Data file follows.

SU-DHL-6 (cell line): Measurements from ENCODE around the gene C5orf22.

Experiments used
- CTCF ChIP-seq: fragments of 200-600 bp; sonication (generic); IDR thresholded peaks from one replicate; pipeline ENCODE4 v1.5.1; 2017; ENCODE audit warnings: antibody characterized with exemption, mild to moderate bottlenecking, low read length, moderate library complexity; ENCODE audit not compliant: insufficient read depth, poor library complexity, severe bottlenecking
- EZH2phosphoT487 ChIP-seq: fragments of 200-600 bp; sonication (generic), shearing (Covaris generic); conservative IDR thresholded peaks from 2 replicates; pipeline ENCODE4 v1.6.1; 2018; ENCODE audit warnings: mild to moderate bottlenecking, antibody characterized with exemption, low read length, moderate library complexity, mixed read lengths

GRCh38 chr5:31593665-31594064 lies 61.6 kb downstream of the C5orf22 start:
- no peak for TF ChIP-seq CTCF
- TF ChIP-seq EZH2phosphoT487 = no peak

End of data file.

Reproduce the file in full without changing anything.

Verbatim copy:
SU-DHL-6 (cell line): Measurements from ENCODE around the gene C5orf22.

Experiments used
- CTCF ChIP-seq: fragments of 200-600 bp; sonication (generic); IDR thresholded peaks from one replicate; pipeline ENCODE4 v1.5.1; 2017; ENCODE audit warnings: antibody characterized with exemption, mild to moderate bottlenecking, low read length, moderate library complexity; ENCODE audit not compliant: insufficient read depth, poor library complexity, severe bottlenecking
- EZH2phosphoT487 ChIP-seq: fragments of 200-600 bp; sonication (generic), shearing (Covaris generic); conservative IDR thresholded peaks from 2 replicates; pipeline ENCODE4 v1.6.1; 2018; ENCODE audit warnings: mild to moderate bottlenecking, antibody characterized with exemption, low read length, moderate library complexity, mixed read lengths

GRCh38 chr5:31593665-31594064 lies 61.6 kb downstream of the C5orf22 start:
- no peak for TF ChIP-seq CTCF
- TF ChIP-seq EZH2phosphoT487 = no peak